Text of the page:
Where Compass seems to trump other programs and applications is that it offers seemingly everything, whether this be news feeds, roll marking, file storage, curriculum planning, excursion notices and obviously, the publication of reports. Associated with this, it works comfortably on all platforms and even has an app which allows for the uploading of files on iPad and iPhone. 

There are two downsides that I can see with Compass. Firstly, the cost. Even with all the options and choices, there will always be elements that go unused or underutilised. This is exacerbated by the amount outlayed by the school.

The other concern is that whereas other systems do not necessarily require a massive buy in from staff, in many respects Compass is a game changer in the same respect that the Ultranet was supposed to be. I understand that Compass is a far sturdier system than the Ultranet. However, I am still concerned that there will be some who simply won’t take on the changes, making more work for others.

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Although these were the main programs that seem to be being used in schools at the moment, however there were also a few other alternatives that I came along in my journey:

Gradexpert

Like so many other reporting programs, Gradexpert covers not only learning and teaching, but welfare as well. In some respects, it reminds me of Accelerus in the way that each teacher is able to setup their own gradebook with notes, tasks and assignments in order to keep track of teaching and learning. 

In some respects, Gradexpert takes me back to the days of using Australian Teachers Chronicle's Microsoft Access based Electonic Teachers Chronicle that they produced a few years ago. Although Gradexpert is functional, it does not seem as smooth and slick as some of the other options out there.

One of the things that I did like about Gradexpert was the simplicity of their report designer. Unlike QuickVic's use of Word Templates, Gradexpert provides a series of drop down options and moveable parts that make the creation of templates quite easy. I feel that it would be a great option for Primary schools wanting an alternative to QuickVic.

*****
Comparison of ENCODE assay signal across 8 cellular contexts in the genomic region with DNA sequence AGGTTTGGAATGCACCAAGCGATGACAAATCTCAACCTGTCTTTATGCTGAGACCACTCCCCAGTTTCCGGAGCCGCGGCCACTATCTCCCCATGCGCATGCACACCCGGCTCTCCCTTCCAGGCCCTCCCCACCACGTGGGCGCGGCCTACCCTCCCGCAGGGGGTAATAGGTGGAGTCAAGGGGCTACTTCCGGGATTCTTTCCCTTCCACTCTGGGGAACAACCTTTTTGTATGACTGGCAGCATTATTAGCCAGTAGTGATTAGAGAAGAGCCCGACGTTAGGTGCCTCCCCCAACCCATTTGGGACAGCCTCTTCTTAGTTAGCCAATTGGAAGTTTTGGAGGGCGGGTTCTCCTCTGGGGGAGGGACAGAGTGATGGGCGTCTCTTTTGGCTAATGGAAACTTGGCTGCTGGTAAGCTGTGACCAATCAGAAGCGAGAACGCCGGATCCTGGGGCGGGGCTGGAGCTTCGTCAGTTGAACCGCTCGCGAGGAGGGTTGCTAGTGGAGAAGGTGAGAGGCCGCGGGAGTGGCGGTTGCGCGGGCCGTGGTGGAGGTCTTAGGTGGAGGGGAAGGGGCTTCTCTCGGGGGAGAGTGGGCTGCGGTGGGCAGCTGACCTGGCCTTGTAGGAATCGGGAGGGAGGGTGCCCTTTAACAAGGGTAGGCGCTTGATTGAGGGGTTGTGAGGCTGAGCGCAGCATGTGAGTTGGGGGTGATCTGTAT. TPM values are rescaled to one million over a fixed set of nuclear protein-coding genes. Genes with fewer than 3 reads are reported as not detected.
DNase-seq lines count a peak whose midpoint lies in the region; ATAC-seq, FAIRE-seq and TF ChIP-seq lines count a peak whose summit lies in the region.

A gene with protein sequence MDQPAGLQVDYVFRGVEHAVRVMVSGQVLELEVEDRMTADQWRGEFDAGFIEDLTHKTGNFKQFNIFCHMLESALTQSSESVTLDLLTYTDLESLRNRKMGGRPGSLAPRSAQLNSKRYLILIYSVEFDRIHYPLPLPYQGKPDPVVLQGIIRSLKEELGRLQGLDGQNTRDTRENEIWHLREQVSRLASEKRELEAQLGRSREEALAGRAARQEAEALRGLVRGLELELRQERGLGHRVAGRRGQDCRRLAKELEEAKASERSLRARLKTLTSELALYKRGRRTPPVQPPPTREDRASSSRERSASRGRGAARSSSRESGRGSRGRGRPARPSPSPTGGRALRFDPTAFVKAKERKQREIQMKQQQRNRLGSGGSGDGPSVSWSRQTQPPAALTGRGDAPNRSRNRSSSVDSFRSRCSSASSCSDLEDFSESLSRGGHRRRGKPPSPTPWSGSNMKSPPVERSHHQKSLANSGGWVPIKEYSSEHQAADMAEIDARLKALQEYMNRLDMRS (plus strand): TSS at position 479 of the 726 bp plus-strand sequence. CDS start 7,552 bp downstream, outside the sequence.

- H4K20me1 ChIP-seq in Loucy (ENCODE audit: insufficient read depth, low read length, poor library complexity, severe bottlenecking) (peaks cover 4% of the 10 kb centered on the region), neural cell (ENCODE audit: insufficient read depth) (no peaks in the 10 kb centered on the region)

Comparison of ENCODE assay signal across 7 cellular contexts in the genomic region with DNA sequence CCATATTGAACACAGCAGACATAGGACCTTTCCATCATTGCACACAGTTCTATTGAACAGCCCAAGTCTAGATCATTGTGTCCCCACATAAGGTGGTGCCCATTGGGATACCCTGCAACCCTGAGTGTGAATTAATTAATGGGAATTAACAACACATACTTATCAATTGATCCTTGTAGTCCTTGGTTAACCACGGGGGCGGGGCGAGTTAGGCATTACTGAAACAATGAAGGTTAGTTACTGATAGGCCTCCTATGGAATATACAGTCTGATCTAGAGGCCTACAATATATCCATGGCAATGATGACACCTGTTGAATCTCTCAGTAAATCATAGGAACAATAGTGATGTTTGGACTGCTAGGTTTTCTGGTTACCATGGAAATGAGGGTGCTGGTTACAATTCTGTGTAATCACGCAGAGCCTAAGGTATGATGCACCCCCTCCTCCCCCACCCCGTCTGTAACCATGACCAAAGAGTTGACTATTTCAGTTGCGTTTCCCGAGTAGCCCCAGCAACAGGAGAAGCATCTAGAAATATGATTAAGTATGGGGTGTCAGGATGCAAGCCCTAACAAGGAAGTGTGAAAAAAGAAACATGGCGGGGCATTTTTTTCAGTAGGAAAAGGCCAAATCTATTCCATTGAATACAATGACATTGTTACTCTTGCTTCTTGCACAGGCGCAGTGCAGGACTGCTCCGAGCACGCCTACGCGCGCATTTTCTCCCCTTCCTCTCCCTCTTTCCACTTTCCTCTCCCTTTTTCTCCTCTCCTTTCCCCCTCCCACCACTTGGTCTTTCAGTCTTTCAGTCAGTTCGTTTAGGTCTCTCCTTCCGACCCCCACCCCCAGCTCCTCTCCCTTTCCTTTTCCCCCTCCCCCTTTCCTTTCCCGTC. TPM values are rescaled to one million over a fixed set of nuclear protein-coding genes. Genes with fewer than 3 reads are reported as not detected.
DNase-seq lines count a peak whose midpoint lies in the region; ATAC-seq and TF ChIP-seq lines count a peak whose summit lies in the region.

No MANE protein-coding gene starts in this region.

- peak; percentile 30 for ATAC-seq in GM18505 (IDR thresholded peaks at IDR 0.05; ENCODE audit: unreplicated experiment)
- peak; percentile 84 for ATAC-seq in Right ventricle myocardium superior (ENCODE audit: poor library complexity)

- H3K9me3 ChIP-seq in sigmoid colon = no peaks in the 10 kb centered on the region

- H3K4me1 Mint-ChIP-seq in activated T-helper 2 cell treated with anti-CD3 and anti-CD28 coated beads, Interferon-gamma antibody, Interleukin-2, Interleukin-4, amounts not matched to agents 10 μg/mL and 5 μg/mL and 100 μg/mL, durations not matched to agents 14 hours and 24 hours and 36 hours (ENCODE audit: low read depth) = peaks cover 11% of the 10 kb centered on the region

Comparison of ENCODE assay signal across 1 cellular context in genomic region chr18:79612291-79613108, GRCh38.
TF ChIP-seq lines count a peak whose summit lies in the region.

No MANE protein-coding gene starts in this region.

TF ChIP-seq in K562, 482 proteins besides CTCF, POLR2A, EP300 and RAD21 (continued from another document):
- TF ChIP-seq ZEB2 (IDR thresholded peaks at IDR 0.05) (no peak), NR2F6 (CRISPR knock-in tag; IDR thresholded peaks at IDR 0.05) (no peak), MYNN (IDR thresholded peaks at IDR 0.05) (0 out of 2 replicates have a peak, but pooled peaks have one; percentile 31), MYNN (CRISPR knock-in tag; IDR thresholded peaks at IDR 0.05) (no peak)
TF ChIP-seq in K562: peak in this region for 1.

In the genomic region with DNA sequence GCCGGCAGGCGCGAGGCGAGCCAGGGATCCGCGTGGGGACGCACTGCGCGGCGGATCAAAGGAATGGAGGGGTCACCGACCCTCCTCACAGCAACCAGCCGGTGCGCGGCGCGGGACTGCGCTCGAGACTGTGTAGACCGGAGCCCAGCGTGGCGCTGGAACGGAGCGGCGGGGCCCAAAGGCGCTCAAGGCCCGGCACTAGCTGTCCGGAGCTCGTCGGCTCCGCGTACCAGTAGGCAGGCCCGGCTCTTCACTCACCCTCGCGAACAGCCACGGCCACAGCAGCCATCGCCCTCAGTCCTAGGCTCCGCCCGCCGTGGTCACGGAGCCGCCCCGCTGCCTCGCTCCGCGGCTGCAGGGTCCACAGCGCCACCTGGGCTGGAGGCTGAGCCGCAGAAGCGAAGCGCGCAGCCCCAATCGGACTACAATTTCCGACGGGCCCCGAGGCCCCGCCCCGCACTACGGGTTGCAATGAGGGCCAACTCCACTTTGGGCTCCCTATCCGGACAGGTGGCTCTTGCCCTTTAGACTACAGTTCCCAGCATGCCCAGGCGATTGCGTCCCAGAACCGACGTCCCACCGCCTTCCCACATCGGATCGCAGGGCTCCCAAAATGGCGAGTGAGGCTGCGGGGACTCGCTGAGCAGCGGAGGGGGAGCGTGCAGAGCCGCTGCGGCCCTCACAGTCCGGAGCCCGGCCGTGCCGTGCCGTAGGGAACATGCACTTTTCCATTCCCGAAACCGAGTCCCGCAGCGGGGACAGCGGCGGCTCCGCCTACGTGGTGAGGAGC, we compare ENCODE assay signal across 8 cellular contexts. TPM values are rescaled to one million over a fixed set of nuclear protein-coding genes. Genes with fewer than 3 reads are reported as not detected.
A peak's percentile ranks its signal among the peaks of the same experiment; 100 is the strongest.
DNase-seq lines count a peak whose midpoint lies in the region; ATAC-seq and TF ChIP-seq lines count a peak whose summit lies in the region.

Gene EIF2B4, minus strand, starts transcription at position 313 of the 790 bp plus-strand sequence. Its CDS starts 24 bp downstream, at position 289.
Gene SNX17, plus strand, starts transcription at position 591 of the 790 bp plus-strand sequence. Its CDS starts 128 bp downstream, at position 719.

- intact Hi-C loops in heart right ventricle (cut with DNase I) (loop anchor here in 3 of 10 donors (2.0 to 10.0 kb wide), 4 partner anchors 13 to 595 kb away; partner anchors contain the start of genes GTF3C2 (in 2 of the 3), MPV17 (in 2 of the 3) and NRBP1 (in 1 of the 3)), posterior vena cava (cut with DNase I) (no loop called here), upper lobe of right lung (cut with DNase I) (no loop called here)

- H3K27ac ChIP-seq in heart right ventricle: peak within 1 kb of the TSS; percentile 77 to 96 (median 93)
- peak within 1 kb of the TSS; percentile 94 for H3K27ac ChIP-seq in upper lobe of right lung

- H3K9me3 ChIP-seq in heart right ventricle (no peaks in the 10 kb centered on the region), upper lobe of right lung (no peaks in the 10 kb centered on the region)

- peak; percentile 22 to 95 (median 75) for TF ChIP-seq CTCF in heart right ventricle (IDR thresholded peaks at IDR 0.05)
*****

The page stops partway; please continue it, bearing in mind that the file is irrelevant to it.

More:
nForma

Predominantly used amongst Catholic schools, nForma has started making a move into state schools. Like so many other programs, it combines reporting, attendance and welfare all in one place. It is also located wholly on the web. Although it looks rather slick and stylish, it still has its bugs, especially when it comes to compatibility with Macs.

It seems unfair to say much more than that as they are in the midst of change. Instead of stipulating what will be a part of their product, they are looking to support schools with their choices. What this actually looks like and how it works will be interesting to see.

Sentral

Originally taking foot in NSW, Sentral has since started moving across borders into different states. One of the biggest challenges in my view to moving into a new market is word of mouth. Other than speaking with colleagues from interstate, there just doesn't seem to be many local schools who have taken it up. I must admit that I wish I had seen more of Sentral as it does look to be a true contender, especially in regards to learning management systems.



Other Alternatives

These seem to be the various programs on offer. However, something interesting that came out of all my investigations was that with the push for flexibility, some schools have moved outside of the box and started appropriating other programs to support and supplement the reporting process. One school was sharing notebooks within Evernote that included examples of student work, supported by various annotations. Another school which had moved to the Ultranet before its demise has moved to Edmodo to provide their communication with parents. Some skip the complications associated with administering various programs by simply using Microsoft Word to create a basic report.

In the end, it is an interesting time in regards to education and the digital revolution. Managing assessment and reporting is a big part of this. Have you had different experiences with any of the programs that I have mentioned? Were there any that I missed? Would love to know your thoughts.